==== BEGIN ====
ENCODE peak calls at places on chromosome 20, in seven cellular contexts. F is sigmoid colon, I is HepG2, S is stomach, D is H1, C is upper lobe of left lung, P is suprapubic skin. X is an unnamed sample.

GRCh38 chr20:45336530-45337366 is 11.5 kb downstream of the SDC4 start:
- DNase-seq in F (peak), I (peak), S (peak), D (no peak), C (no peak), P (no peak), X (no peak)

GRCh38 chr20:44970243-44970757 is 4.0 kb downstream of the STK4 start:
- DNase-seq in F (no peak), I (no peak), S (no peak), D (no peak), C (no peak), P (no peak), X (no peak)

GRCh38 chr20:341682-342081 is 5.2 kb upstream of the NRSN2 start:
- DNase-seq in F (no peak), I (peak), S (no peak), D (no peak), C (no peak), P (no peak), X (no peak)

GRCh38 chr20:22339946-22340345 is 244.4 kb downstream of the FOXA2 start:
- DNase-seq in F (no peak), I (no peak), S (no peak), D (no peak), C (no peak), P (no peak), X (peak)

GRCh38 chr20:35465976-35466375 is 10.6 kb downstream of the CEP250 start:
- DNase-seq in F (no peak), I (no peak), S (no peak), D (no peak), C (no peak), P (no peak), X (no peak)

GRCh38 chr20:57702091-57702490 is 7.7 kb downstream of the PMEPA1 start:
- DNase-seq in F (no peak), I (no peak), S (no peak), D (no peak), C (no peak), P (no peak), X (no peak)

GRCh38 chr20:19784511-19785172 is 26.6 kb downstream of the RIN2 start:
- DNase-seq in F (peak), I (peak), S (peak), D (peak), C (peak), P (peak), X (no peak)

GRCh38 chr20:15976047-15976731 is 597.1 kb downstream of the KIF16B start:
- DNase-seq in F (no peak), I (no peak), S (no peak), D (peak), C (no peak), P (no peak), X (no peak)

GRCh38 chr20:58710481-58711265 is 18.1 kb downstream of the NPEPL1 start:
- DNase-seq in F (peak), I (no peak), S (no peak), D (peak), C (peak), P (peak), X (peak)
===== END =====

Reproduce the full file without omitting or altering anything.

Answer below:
ENCODE peak calls at places on chromosome 20, in seven cellular contexts. F is sigmoid colon, I is HepG2, S is stomach, D is H1, C is upper lobe of left lung, P is suprapubic skin. X is an unnamed sample.

GRCh38 chr20:45336530-45337366 is 11.5 kb downstream of the SDC4 start:
- DNase-seq in F (peak), I (peak), S (peak), D (no peak), C (no peak), P (no peak), X (no peak)

GRCh38 chr20:44970243-44970757 is 4.0 kb downstream of the STK4 start:
- DNase-seq in F (no peak), I (no peak), S (no peak), D (no peak), C (no peak), P (no peak), X (no peak)

GRCh38 chr20:341682-342081 is 5.2 kb upstream of the NRSN2 start:
- DNase-seq in F (no peak), I (peak), S (no peak), D (no peak), C (no peak), P (no peak), X (no peak)

GRCh38 chr20:22339946-22340345 is 244.4 kb downstream of the FOXA2 start:
- DNase-seq in F (no peak), I (no peak), S (no peak), D (no peak), C (no peak), P (no peak), X (peak)

GRCh38 chr20:35465976-35466375 is 10.6 kb downstream of the CEP250 start:
- DNase-seq in F (no peak), I (no peak), S (no peak), D (no peak), C (no peak), P (no peak), X (no peak)

GRCh38 chr20:57702091-57702490 is 7.7 kb downstream of the PMEPA1 start:
- DNase-seq in F (no peak), I (no peak), S (no peak), D (no peak), C (no peak), P (no peak), X (no peak)

GRCh38 chr20:19784511-19785172 is 26.6 kb downstream of the RIN2 start:
- DNase-seq in F (peak), I (peak), S (peak), D (peak), C (peak), P (peak), X (no peak)

GRCh38 chr20:15976047-15976731 is 597.1 kb downstream of the KIF16B start:
- DNase-seq in F (no peak), I (no peak), S (no peak), D (peak), C (no peak), P (no peak), X (no peak)

GRCh38 chr20:58710481-58711265 is 18.1 kb downstream of the NPEPL1 start:
- DNase-seq in F (peak), I (no peak), S (no peak), D (peak), C (peak), P (peak), X (peak)